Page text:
Can I moderate it, or should I eliminate it?

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When it comes to the problematic foods we eat that move us away from our health and fitness goals, we have a choice to make. We can either aim to continue to occasionally indulge in these foods with more exceptional care and moderation, or we can remove them from our lives altogether.

So which strategy is most effective?

As with all lifestyle considerations, the answer is ‘it depends.’

The simplest way to determine whether a food (or vice) should be moderated or eliminated is to make an honest evaluation of where the control lies- within you, or within the food/vice?

Let’s use pizza as a simple example. If you order an extra-large pizza on Friday night for you and your family, can you pre-plan and hold yourself to a reasonable portion? If you eat two slices of pizza, but there are 8 slices leftover, can you stick to just eating the two slices or will you continue eating merely because more pizza exists? Do you have the resilience and discipline to leave the leftovers in the fridge for the kids the next day, or are they going to end up being your late-night snack?

If you can control the indulgence, you can moderate it. If (more often than not) the indulgence takes control of you, you need to draw a line in the sand and eliminate it from your life.

Some common examples of moderate vs. eliminate ‘stuff’:

Sugary/sweet foods (candy, desserts, ice cream, all things chocolate, even some fruit)
Chips and snacky foods (potato chips, crackers, etc.)
Dinner starches (mashed potatoes, pasta, rice, pseudo-grains)
Fatty food indulgences (peanut butter, cheese, fried foods)
Technology, drugs, coffee, the list goes on and on

Just put it this way: A person who drinks alcohol 3-4 nights per week in social settings who occasionally wakes up with an unintended hangover can probably change their relationship with alcohol while keeping some of it in his or her life. An alcoholic who will step over the line every time he or she starts drinking needs to draw a clear line in the sand and get alcohol out of the house and get away from people and environments where alcohol lives.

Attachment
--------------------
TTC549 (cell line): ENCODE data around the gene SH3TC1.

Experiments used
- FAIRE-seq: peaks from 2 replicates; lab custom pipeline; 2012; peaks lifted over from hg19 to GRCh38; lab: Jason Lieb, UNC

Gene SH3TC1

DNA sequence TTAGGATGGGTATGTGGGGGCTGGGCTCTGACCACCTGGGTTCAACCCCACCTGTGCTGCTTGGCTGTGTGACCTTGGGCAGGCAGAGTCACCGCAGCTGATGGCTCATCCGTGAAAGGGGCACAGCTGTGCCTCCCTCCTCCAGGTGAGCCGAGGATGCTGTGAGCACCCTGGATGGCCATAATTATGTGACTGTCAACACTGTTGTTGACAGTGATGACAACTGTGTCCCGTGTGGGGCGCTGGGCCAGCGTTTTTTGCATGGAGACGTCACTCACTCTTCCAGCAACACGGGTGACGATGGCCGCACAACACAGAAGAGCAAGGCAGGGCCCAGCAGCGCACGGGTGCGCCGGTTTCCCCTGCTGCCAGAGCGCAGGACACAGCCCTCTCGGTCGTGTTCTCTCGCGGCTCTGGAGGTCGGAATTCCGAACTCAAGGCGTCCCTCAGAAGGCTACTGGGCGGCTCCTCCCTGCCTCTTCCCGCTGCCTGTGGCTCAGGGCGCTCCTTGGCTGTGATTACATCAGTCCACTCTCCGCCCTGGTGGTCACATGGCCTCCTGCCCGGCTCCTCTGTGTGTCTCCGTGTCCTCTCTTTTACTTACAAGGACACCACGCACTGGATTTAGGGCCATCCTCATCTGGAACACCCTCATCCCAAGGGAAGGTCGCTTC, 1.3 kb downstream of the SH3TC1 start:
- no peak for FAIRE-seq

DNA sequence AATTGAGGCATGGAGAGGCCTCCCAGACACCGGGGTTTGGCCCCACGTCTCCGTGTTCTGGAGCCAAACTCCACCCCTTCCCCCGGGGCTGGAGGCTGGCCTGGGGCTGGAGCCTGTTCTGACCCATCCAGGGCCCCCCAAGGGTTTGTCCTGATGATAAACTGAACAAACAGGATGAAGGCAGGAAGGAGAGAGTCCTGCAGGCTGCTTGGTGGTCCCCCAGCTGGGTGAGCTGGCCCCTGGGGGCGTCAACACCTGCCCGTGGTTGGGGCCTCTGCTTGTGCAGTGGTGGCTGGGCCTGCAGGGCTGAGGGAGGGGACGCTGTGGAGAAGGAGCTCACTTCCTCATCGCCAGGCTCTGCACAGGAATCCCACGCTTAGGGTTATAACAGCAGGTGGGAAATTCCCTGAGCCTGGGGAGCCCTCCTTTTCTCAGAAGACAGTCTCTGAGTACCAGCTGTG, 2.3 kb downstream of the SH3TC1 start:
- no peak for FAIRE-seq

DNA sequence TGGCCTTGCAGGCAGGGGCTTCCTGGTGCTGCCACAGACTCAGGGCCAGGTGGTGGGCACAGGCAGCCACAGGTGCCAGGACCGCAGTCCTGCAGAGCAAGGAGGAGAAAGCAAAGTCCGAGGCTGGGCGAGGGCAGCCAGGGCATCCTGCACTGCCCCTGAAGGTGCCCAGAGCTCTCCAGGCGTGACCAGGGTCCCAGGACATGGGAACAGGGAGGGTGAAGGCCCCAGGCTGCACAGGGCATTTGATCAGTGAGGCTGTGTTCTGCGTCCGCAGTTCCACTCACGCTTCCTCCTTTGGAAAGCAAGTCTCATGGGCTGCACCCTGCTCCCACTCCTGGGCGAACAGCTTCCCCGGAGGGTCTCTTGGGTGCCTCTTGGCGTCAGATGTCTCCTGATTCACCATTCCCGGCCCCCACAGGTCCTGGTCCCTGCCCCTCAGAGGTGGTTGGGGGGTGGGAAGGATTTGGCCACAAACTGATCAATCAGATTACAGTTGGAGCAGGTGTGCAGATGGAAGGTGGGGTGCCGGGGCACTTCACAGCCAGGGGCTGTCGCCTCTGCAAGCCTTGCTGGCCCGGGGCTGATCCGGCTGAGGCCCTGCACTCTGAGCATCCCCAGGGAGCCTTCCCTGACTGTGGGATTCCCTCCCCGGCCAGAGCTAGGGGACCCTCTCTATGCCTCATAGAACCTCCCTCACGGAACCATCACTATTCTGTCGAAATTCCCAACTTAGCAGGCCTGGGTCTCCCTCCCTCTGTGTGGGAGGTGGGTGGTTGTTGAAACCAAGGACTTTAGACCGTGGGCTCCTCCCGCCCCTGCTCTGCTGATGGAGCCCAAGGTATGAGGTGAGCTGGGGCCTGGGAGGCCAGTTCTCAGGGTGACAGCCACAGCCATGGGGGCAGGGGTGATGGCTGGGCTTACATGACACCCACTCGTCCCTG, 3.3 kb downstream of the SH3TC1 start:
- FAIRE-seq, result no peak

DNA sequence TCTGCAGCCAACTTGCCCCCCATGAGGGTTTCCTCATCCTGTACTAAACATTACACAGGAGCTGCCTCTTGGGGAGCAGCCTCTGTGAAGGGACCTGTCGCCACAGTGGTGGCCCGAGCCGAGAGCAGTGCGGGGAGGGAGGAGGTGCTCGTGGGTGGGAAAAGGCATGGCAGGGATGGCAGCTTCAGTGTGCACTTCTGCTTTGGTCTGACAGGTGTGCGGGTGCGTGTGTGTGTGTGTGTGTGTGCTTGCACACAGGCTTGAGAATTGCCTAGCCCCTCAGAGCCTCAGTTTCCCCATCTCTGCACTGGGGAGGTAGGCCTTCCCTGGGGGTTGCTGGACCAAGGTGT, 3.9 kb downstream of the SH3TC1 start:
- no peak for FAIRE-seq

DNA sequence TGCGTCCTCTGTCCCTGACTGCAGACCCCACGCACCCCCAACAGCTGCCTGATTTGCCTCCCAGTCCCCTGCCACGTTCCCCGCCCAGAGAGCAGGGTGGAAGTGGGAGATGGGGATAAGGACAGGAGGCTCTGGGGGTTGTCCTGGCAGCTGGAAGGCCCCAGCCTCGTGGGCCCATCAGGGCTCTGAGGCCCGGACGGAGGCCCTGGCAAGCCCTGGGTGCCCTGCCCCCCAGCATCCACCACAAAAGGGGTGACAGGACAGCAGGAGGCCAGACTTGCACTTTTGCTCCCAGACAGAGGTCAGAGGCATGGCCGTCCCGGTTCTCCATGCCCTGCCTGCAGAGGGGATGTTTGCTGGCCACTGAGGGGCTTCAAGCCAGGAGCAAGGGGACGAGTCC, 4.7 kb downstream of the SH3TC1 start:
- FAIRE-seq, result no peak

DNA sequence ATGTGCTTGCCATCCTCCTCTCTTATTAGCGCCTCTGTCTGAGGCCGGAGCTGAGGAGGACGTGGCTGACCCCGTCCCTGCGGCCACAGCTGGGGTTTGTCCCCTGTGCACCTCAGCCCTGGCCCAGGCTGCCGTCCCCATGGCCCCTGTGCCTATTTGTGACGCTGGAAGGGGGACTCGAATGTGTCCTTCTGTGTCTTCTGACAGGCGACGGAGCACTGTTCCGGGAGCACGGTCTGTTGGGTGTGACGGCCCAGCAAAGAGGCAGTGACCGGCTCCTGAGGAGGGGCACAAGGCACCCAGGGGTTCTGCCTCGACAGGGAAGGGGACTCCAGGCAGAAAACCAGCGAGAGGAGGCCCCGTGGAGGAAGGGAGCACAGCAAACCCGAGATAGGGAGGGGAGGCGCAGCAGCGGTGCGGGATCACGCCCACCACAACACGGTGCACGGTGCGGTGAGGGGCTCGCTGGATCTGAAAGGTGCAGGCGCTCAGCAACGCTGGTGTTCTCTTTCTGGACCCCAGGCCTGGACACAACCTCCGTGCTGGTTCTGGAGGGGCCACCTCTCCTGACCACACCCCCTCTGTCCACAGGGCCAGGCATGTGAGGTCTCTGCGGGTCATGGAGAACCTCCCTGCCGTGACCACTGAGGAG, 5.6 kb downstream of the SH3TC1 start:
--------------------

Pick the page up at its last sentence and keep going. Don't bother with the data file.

You need to honestly assess yourself without the common rationalizations and justifications we use as fog to allow our addictions and vices to exist even though they are clearly destructive.

So, is ‘X” food/habit/vice in your explicit control, or does it have power over you?

The honest answer should lead to the decision to moderate or eliminate.

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Tommy Caldwell

Tommy Caldwell is the Founder of Hybrid Fitness and the bestselling author of the books Heavy Brain and the MetFlex-Rx diet. He is a performance coach, specializing in behaviour change and self-discipline that are necessary for achieving health and fitness goals.


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